David Jobbins and John O'Leary report on the Association of Commonwealth Universities conference in Belfast.
South Africa is to subsidise the study costs of international postgraduates who enrol at its universities.
Postgraduates from the Southern African Development Community can already enrol at South African universities and pay the same fee rates as South African students. The concession will now be extended under plans outlined by education minister Kader Asmal at the ACU conference.
The proposals will go some way to offset the flow of postgraduate and graduate students from developing countries to the developed world, an imbalance ironically fuelled by Commonwealth scholarship schemes.
Undergraduates from the 14 SADC countries will also pay fees as if they were home students.
Professor Asmal told delegates: "This is a major commitment on the part of South Africa as a developing country, but we make it gladly in the spirit of the African renaissance, the New Partnership for Africa's Development and the noble practice of internationalism."
Since the return to democracy in South Africa in 1994, the influx of students has increased from 5,000 to 40,000.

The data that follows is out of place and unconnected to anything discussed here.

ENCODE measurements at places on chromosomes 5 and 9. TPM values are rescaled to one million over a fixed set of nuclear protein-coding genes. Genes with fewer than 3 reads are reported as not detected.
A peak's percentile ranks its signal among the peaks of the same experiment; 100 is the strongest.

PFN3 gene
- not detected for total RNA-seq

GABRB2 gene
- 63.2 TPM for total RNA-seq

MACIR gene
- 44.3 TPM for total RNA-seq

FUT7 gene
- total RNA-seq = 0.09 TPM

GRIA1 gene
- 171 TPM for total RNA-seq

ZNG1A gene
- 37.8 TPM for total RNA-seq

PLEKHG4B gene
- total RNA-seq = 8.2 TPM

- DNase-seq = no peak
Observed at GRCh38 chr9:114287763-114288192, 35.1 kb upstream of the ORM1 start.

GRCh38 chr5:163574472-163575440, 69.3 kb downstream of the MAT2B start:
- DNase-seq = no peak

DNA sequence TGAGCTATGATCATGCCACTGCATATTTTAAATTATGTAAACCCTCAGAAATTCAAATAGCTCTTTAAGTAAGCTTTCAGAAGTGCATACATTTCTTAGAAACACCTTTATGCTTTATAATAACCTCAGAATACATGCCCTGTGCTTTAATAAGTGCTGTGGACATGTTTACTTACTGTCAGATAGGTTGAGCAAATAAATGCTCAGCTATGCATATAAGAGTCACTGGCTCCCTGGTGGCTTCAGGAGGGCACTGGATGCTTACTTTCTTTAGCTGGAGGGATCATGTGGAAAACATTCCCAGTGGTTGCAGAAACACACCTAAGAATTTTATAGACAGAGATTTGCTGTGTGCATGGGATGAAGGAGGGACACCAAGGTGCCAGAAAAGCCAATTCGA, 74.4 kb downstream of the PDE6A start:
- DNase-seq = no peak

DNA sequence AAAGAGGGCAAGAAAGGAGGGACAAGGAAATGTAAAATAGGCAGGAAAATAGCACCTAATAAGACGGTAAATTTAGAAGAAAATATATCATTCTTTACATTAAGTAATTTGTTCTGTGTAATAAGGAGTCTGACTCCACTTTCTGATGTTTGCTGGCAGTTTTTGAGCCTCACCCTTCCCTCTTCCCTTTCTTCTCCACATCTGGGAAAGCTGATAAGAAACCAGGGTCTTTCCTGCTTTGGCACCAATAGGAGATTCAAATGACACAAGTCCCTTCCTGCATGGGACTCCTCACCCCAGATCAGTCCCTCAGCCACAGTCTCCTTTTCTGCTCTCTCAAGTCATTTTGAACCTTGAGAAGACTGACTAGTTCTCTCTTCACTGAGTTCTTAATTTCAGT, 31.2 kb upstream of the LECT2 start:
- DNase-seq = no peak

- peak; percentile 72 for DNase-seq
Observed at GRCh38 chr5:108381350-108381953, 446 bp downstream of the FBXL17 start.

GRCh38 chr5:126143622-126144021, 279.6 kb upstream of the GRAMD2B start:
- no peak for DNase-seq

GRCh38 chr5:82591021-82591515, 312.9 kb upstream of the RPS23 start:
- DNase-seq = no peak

The move is aimed at countering the steady haemorrhaging of skilled professionals and ambitious career academics to better-paid and better supported jobs in the developed world, but South Africa came in for criticism for sucking in academics from the rest of Africa - especially Nigeria - during a session led by Njabulo Ndebele, the vice-chancellor of the University of Cape Town.
He quoted figures suggesting that a quarter of the 58,000 South Africans emigrating between 1996 and 2001 were highly skilled professionals, compared with some 3,000 professionals moving the other way.
Universities faced an ageing cohort of predominantly white male researchers aged over 50 and a dearth of young researchers to replace them, he said.
"This is a matter of increasing concern, due largely to the inadequate salaries for university academics," he added.
The SADC states include Angola, Botswana, the Democratic Republic of Congo, Lesotho, Malawi, Mauritius, Mozambique, Namibia, Swaziland, Tanzania, Zambia and Zimbabwe.